The Al-Masāq Prize


Biennially, the Society awards the Al-Masāq Prize for the best article to appear in Al-Masāq: Journal of the Medieval Mediterranean during the previous two years.

Previous awardees

2017 Al-Masāq Prize

The Al-Masāq Prize committee, composed of the general and assistant editors of the journal, has selected the following prize winner from the articles that were published in Al-Masāq 27 and 28 in 2015 and 2016:

Jonathan P. Conant, “Anxieties of Violence: Christians and Muslims in Conflict in Aghlabid North-Africa and the Central Mediteranean” (vol. 27/1, April 2015)

Jonathan Conant’s contribution to al-Masāq deals with Italo-Byzantine sources on Aghlabid Ifriqiya which portray a darkly violent vision of the region, in contrast with accounts found in contemporary Arabic and most Latin Christian accounts. The article presents a thoughtful, subtle and wide ranging analysis of Christian-Muslim relations at a time of both violence and transition, showing mastery of a wide range of sources. It argues convincingly that Byzantine accounts of interfaith violence carry a specific set of meanings. These refer to complex relationships across religious boundaries and also provide what the author calls a ‘narrative space’ for grappling with anxieties about the possibility of capture and its consequences. What at first sight appears a nexus of hostility, actually implies fluidity or even mutual respect. Though this is clearly a historical study of a specific time and place it also suggests wider conclusions about the nature of Muslim/Christian relations across a broader timescale. Clearly written, and presented in a lively and accessible manner, Jonathan Conant’s article is thus a perfect example of the scholarship al-Masāq wishes to disseminate.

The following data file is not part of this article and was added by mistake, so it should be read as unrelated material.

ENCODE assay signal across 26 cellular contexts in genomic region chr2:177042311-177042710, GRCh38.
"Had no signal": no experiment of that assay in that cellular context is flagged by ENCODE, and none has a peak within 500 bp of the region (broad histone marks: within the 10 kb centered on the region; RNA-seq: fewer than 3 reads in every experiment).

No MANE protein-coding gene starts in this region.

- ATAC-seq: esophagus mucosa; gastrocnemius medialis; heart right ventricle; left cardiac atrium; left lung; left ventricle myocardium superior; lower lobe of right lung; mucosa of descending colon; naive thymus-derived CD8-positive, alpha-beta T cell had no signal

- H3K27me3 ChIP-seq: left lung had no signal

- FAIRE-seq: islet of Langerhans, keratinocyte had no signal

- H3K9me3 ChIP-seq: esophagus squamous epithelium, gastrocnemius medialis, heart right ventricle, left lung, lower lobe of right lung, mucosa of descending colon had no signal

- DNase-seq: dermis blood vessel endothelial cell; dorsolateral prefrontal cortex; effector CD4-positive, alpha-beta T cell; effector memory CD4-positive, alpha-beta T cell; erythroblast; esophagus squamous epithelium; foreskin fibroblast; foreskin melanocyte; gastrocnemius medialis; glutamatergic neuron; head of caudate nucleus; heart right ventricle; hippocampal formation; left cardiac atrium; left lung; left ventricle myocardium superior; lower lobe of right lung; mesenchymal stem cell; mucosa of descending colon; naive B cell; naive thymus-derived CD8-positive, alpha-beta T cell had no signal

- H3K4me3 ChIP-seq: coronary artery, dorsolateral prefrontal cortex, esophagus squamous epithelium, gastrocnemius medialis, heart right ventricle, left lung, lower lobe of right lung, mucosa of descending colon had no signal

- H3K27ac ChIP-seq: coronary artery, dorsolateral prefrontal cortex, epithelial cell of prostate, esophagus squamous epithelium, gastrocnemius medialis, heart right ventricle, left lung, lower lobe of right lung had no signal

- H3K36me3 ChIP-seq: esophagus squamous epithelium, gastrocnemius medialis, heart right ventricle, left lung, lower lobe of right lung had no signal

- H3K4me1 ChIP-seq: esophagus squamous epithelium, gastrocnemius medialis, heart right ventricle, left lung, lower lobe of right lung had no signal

2017 Al-Masāq Prize

The Al-Masāq Prize committee, composed of the general and assistant editors of the journal, has selected the following prize winner from the 31 articles that were published in Al-Masāq 25 and 26 in 2013 and 2014:

Andrew C.S. Peacock, “The Seljuk Sultanate of Rūm and the Turkmen of the Byzantine frontier, 1206-1279” (vol. 26/3, December 2014)

In this article Andrew Peacock presents a carefully constructed argument that changes current thinking about the frontier zone between the Seljuq Sultanate of Rūm and its Byzantine neighbours in the thirteenth century. Embedding his narrative in a comprehensive overview of the current state of the field, Peacock argues that for all its particularity the Seljuq Western frontier zone should be considered as an integral part of the Seljuq state, which became even more integrated in surprising ways with the mid-century coming of Mongol rule. Next to the article's great academic value, the committee also appreciated its clear and accessible style of writing, the compelling structure in which the argument is cast, and the general approach, rooted in a superb acquaintance with the extant material (of both primary and secondary nature) and transcending in creative and inspiring ways traditional paradigms and boundaries. Andrew Peacock's “The Seljuk Sultanate of Rum” thus represents in both form and substance an exemplary moment of the ways in which "Al-Masāq: the Journal of the Medieval Mediterranean” wishes to contribute to medieval Mediterranean scholarship.


Florin Curta, "Markets in Tenth-Century al-Andalus and Volga Bulghāria. Contrasting Views of Trade in Muslim Europe". (vol. 25/3, December 2013)

Florin Curta’s article on markets in al-Andalus and Bulghāria is considered as perceptive and thought-provoking, based around a bold comparative methodology through the medium of archaeology and material culture. The author manages to cut through swathes of introspective Spanish historiography to offer a very different and original perspective. It also references and brings attention to a lot of Eastern European scholarship, which helps it to stand out yet further. Curta’s “Markets” therefore stands as a well-deserved runner-up, representing in its own novel ways the kind of scholarship which al-Masāq: the Journal of the Medieval Mediterranean wishes to nurture and support.